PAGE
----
Project 2: Design and Testing with Classes Solution



Ant Implementing Grocery Shopping List


  • Develop a class from given requirements.

  • Implement that class using object-oriented programming techniques.

  • Overload an operator for a class.

In this project, you need to design, implement, and test a grocery shopping list program.

The program should maintain and display a list of items.

You will design an Item class. The class should have data elements for the following information: item name, unit (i.e. can, box, pound, or ounce), quantity to buy, and unit price. Consider following things: do you need any functions other than the constructor? How do you calculate the extended price for the item (quantity to buy times unit price)? How do you print it to the screen?

You will also need a List class. You will store Item objects in your List object. When you enter a new item, an Item object must be created and added to the List object. Use a dynamic array to hold the Item objects. The dynamic array should start with a capacity of 4 Item objects. Do you need a print function in this class? Think about it.

Your program must perform the following activities: create a list, add items, remove items, and display the shopping list. To add an item, you should prompt the user to enter the name, unit, quantity to buy, and the unit price. The display should show: each item name in the list, item unit, the quantity to buy, the unit price, the extended price for each item, and the total price for all items. Oregon doesn’t have a sales tax so you can ignore that. Debug and test your program.

Once you have the List and Item classes working correctly, test if an item is already in your List before adding it. Overload the == operator to perform the test. There is a simple example to overload this operator in the book. Keep it simple. How will you compare items? You can assume that the user will type the information correctly and compare them by the item names.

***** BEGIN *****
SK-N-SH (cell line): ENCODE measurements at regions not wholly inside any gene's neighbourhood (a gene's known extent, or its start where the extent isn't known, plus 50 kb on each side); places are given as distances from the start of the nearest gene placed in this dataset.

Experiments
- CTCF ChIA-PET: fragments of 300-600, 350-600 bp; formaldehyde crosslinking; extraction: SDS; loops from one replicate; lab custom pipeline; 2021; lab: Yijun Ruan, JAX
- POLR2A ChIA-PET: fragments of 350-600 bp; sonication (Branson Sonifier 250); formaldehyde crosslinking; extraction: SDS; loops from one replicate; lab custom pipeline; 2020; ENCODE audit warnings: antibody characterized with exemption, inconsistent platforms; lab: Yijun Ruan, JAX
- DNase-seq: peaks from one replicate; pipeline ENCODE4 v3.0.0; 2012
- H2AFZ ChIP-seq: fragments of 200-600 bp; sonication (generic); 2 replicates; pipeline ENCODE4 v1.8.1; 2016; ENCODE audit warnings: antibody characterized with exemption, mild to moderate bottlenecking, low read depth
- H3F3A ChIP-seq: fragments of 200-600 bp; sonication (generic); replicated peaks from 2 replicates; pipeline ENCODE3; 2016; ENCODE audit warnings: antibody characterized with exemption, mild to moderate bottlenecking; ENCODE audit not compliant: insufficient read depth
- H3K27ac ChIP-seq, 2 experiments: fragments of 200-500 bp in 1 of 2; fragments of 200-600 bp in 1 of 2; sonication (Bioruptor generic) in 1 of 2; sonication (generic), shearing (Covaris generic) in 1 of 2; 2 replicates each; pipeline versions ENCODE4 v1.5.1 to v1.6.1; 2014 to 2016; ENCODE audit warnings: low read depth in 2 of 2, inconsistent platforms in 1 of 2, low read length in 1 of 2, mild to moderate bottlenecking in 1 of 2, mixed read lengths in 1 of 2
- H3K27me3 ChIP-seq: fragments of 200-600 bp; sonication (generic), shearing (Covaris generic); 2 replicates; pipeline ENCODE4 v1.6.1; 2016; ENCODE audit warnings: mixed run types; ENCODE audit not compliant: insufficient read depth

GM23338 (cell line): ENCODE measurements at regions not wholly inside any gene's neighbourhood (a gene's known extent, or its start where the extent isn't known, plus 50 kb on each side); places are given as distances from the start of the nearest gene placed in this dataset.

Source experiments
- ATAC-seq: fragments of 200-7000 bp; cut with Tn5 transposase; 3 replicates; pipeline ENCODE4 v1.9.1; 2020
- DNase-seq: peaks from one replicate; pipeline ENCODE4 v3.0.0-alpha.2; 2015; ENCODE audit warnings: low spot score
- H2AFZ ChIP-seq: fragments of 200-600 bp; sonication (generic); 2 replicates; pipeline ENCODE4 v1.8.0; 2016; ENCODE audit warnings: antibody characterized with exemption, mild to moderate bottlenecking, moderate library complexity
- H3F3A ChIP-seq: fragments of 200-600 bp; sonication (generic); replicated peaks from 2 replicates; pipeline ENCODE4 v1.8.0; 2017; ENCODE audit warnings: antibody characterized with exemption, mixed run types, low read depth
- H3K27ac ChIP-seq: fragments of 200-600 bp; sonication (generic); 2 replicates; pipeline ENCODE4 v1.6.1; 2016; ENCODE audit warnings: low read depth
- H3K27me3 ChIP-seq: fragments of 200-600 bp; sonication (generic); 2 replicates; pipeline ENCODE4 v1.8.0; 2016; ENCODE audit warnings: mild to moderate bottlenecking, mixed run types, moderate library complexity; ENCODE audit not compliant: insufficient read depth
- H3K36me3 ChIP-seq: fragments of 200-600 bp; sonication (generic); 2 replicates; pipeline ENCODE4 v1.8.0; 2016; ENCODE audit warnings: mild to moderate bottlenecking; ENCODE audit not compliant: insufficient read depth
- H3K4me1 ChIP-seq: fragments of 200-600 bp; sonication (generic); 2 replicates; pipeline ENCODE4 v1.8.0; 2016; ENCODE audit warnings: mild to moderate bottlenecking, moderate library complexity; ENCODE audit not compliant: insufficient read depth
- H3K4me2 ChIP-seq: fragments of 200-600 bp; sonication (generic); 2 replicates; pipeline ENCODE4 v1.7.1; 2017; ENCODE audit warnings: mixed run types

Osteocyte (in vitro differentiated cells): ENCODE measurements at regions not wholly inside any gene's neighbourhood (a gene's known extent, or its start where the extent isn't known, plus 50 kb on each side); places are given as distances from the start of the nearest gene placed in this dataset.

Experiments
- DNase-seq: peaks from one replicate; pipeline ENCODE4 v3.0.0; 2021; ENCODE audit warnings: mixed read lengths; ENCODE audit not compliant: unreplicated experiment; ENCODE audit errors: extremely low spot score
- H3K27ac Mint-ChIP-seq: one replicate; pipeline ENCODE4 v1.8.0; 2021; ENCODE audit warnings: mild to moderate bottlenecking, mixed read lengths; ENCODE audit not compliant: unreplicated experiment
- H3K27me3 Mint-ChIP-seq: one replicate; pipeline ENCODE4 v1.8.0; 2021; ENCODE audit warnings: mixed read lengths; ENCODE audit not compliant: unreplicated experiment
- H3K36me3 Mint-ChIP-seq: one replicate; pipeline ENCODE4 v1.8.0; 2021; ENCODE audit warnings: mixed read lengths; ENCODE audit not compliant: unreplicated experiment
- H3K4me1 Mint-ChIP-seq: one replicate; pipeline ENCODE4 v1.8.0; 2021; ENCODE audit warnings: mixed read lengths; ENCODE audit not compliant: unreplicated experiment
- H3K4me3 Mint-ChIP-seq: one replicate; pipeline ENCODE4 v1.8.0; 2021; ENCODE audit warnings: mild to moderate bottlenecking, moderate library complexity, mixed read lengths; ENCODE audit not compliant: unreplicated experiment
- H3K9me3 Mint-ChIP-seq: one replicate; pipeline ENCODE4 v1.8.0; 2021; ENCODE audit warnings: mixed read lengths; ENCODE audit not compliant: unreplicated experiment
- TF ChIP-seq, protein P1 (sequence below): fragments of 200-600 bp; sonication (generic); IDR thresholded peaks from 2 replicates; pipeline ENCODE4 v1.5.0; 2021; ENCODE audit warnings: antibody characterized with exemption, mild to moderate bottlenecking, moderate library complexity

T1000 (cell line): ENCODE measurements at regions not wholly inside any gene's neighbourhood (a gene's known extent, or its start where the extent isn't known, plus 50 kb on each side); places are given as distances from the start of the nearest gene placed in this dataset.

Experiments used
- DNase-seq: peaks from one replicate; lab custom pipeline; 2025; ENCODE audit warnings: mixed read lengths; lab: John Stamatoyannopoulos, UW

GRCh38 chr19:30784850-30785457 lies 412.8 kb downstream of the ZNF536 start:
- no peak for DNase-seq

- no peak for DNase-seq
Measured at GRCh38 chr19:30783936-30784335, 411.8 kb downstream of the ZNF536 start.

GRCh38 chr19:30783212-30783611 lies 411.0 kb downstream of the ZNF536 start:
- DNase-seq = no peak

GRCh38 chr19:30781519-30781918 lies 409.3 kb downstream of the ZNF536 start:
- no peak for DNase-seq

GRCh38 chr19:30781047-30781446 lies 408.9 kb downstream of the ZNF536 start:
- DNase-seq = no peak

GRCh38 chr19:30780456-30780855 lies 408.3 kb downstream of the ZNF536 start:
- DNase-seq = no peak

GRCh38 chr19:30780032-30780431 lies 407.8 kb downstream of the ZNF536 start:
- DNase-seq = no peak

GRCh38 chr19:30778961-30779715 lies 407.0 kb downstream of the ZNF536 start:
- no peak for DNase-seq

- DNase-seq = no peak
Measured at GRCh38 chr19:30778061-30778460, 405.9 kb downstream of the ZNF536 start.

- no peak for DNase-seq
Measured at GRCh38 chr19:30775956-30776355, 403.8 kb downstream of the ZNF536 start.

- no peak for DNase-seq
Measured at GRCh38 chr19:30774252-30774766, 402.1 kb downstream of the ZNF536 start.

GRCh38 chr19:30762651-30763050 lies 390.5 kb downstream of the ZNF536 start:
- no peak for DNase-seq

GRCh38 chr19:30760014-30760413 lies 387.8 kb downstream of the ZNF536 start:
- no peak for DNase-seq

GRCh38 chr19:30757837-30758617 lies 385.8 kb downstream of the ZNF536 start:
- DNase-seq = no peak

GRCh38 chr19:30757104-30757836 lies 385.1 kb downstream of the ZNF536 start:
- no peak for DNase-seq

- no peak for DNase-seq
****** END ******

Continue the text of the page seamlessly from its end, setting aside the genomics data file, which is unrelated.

You should also test your program to make sure it works properly. Since this is a program with input and output, you should not need any driver functions. You do NOT need to test for every possible item in a grocery store, just a reasonable number. How do you handle spaces in names? Are the extended prices calculated correctly? Is the total amount correct?

Meanwhile, you need to create a reflection document and submit it with your program. It should include the design of your classes and how you will use the classes. Figure that out even before you start coding. If you do the design properly, the coding should be easier. It also needs to describe your test plan, test results, and comments about how you resolved problems while designing and implementing your program.

What to submit:

  • Your program files.

  • The reflections document (pdf).

  • A makefile. If you do not provide a makefile it will not be graded.

  • All the files must be submitted in a zip archive.


  • Programming style and documentation (10%)

  • Create the list class and object (15%)

  • Create the item class and objects (10%)

  • Add and remove an item object to the list (15%)

  • Resize the dynamic array correctly when the number of item objects exceeds the capacity (5%)

  • Display the list to include the following: item name, unit, quantity to buy, unit price, extended price for that item. Then at the bottom of the display, indicate the total cost for that trip to the store (20%)

  • Overload the equality operator (= =) to prevent including duplicate item objects in the shopping list (10%)

  • Reflection document to include the design description, test plan, test results, and comments about how you resolved problems while designing and implementing your program (15%)

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